iPhone 5 to launch with Aussie LTE

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iPhone 5 to launch with Aussie LTE

Samsung hints at new legal blocks.

The much-awaited iPhone 5 will be compatible with Australian LTE networks when it touches down in Australia later this month, Apple has confirmed.

The consumer electronics giant unveiled the sixth-generation smartphone this morning, offering a thinner but taller, 4in form factor, as well as a new processor claimed to have two times the graphics processing power of its predecessor.

It will launch in nine countries on September 21, with pre-orders available from this Friday. Apple said it would sell the phones outright at $799 for 16GB of storage, $899 for 32GB and $999 for 64GB.

But the phone's launch will mark the first time Apple will offer compatibility with fourth-generation LTE mobile networks in Australia.

Like the third-generation iPad, the iPhone 5 is compatible with US 4G networks operating over the 700 MHz spectrum bands and operated by AT&T and Verizon. The company was forced to stop promoting the tablet as being 4G-capable in Australia after it was ruled as misleading.

However, the new iPhone will also operate as an LTE device over 1800 MHz spectrum, offering significantly faster downloads and uploads.

Telstra, Optus and Virgin Mobile will offer the phone over the two LTE networks currently available in Australia. The release of the iPhone is likely to bolster use of Australian LTE networks, which thus far have relied on a small number of devices to encourage use while the major carriers build out their coverage.

The carriers are yet to release pricing information.


Apple also used the phone's launch to confirm long-running rumours of a new dock connector, dubbed "Lightning", with a 80 percent smaller connector than the previous 30-pin port.

The company said it was working on an adaptor to convert the existing 30-pin capable accessories.

Along with LTE compatibility, the phone is the first of Apple's to offer dual-band 802.11n wi-fi compatibility.

Apple also talked up the smartphone’s battery, claiming it offers eight hours of 3G talk time, 3G and LTE browsing time, and 10 hours of browsing on wi-fi.

It said the battery is capable of 10 hours of video playback and 40 hours of music playback, with a 225 hour standby time.

The iPhone 5 is Apple’s thinnest smartphone yet, with its width trimmed down by 18 percent to 7.6mm, 20 percent lighter than its predecessor at 112 grams, and larger with a 4in screen over the iPhone 4s’ 3.5in display. 

The larger screen size enabled Apple to add a fifth row of icons to the 1136 x 640, 16:9 aspect ratio "retina" display.

The smartphone’s eight-megapixel camera has also been updated and slimmed down by 25 percent, which Apple said won’t affect its performance.

Despite the new features, Apple did not launch any near-field communications capabilities on the phone, as expected by some.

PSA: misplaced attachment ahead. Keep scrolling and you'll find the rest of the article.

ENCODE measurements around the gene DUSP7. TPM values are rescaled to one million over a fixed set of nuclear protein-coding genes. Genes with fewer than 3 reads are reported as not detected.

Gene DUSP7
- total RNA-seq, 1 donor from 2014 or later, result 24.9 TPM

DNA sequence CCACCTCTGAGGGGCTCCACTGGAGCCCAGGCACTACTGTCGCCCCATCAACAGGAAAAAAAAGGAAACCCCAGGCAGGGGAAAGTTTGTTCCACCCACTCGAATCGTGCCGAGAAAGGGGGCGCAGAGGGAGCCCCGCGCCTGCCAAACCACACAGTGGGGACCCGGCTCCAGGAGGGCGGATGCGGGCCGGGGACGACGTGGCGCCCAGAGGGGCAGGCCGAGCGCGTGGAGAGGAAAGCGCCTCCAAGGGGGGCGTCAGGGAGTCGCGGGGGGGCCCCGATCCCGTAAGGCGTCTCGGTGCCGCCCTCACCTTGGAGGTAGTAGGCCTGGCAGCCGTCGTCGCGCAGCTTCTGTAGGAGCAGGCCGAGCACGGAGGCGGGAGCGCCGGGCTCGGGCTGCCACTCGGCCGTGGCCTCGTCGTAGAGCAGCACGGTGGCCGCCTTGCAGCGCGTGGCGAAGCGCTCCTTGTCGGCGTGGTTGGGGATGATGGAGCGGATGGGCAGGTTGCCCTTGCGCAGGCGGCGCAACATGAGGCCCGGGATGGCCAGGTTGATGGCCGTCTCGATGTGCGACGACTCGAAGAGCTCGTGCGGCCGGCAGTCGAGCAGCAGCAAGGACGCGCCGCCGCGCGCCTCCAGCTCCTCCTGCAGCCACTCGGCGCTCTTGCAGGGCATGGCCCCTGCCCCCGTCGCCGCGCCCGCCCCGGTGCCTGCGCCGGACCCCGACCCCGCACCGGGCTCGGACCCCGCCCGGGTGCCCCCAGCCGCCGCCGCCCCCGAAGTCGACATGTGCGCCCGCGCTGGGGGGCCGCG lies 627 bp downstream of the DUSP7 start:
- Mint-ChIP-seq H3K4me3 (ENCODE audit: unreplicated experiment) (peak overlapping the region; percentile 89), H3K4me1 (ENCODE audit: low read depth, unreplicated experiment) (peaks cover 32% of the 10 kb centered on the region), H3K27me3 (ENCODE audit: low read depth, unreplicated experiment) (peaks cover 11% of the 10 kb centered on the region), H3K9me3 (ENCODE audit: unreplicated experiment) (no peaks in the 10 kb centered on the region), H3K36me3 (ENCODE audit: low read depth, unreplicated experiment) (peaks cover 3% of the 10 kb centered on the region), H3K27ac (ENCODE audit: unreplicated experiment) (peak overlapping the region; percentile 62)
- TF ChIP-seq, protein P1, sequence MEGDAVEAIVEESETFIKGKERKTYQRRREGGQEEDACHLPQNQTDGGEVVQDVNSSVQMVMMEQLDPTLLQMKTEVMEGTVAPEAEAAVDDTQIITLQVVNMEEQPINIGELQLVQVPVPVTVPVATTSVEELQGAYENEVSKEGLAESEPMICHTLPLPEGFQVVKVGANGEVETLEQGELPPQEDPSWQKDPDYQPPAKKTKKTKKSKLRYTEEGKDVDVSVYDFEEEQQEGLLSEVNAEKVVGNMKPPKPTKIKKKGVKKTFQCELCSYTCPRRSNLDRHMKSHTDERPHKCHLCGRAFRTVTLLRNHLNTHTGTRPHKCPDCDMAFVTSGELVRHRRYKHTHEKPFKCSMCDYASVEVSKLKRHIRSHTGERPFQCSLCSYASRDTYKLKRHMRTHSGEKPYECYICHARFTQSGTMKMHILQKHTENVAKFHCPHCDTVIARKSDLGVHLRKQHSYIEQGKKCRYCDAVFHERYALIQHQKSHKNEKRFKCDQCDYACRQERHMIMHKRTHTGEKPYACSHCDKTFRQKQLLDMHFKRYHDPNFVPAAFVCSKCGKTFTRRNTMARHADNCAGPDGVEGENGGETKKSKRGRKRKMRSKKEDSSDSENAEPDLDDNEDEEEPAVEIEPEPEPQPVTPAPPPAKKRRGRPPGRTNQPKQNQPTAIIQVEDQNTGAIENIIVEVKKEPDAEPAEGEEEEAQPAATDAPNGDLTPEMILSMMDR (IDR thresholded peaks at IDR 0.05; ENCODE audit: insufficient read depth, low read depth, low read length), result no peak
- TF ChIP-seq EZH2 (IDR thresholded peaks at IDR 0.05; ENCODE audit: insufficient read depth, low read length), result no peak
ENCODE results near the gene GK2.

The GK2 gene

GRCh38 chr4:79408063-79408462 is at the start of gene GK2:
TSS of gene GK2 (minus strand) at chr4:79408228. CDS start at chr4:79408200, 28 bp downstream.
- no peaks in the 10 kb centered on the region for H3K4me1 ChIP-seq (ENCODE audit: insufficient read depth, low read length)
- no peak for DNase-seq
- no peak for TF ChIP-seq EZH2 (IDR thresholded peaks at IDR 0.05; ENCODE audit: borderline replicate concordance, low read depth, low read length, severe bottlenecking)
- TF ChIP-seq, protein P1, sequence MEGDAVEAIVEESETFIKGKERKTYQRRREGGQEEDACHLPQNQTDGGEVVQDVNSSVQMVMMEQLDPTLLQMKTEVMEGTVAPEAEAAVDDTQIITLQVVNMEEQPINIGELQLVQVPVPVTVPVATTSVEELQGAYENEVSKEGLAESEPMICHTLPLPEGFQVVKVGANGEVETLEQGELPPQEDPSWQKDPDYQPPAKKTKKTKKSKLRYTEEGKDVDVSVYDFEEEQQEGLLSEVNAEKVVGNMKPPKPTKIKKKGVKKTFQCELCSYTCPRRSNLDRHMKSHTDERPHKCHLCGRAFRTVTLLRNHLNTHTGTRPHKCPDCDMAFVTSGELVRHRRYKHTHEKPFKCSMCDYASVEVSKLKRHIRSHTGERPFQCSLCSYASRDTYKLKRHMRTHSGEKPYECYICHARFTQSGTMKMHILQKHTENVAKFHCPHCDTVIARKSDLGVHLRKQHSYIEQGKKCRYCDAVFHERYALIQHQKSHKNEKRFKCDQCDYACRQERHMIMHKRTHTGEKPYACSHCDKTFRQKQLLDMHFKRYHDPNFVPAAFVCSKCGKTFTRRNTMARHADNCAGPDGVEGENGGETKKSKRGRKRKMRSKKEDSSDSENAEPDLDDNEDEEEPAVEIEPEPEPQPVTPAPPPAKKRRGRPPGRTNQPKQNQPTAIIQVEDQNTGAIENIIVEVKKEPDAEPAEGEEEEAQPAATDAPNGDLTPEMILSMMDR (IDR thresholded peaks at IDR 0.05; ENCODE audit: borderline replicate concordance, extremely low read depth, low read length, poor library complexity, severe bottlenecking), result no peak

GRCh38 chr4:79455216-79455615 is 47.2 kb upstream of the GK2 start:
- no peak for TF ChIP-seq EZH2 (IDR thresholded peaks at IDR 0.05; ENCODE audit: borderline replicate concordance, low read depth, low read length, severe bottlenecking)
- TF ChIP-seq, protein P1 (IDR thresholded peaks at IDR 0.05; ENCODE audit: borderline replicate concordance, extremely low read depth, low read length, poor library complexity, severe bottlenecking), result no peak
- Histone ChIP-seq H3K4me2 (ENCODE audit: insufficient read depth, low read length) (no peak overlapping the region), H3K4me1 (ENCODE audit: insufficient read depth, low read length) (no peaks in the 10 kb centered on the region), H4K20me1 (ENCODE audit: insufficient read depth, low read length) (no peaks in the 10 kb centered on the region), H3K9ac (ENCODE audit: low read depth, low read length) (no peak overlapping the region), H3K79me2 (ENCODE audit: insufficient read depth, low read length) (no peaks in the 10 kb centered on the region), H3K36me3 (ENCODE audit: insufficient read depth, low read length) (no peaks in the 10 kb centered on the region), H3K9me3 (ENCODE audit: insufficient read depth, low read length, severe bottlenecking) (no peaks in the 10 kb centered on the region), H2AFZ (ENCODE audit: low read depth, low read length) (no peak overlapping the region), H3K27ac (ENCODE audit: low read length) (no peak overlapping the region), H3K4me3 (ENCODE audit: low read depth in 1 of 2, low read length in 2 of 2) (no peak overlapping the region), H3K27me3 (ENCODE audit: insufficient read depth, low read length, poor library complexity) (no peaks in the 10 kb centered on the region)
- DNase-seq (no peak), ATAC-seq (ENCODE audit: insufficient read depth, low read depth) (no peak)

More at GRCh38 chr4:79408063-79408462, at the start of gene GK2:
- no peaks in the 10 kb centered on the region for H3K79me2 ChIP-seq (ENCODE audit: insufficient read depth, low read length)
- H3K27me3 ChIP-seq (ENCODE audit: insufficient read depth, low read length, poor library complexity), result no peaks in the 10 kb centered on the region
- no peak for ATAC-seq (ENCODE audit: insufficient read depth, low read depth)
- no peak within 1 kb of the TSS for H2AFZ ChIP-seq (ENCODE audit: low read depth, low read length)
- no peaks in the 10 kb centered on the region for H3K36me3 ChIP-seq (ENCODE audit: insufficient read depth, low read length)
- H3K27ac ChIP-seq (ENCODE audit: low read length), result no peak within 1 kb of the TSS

"I think Time Magazine said it best 'it is the phone that has changed phones forever' and boy were they right,” Apple chief  Tim Cook said at this morning’s launch.

"We started with that first iPhone, and each and every year we introduce new versions. Each time setting a new bar."

Legal blocks?

Despite ongoing legal battles between Apple and core smartphone rivals Samsung and HTC, the iPhone 5 is most likely safe from potential injunctions on patent grounds ahead of the all-important Christmas season, according to intellectual property analyst Florian Mueller.

Mueller noted that even if the companies Apple is currently embroiled in court battles, timing means it is likely to have sold tens of millions of iPhone 5s before any injunction kick in.

"There is no serious dark cloud hanging over iPhone 5 in any jurisdictions for at least the remainder of the year," Mueller said.

Apple has faced temporary injunctions on its products, while attempting to have injunctions placed on rivals' products, in various countries as legal battles ensure in Europe, the US, Asia and Australia.

Samsung has won against Apple in the Netherlands and Korea and been awarded injuctions blocking the older iPhone 4 only. According to Yonhap News, Apple has requested a stay of enforcement of the injunction.

Samsung's head of mobile, Shin Jong-kyun, told reporters at the company's Gangnam headquarters that there will be no agreement with Apple.

"We negotiated with Apple following the San Jose court's instructions for the top executives to meet numerous times but it was no use," Shin says, adding "an agreement seems out of question".

He indicated Samsung could sue Apple over LTE patents in the iPhone 5.

Samsung, however, significantly lost a patent trial against Apple, and was ordered pay the Cupertino company $US1 billion in damages.

The Cupertino company is locked in to an extensive legal war with competitors around the world. In April, Mueller estimated the number of legal disputes between Samsung and Apple to be at least 50, maybe as many as a 100, in ten countries across four continents.

Though initial trials in the US and South Korea have been completed, the Australian court case has become one of the longest of its kind, with hearings expected through until the end of the year and a judgment not expected until sometime next year.

In separate actions, Apple is also fighting with Google/Motorola Mobility, which has won two injunctions in Germany and Taiwanese manufacturer HTC, which has so far scored no legal victories.

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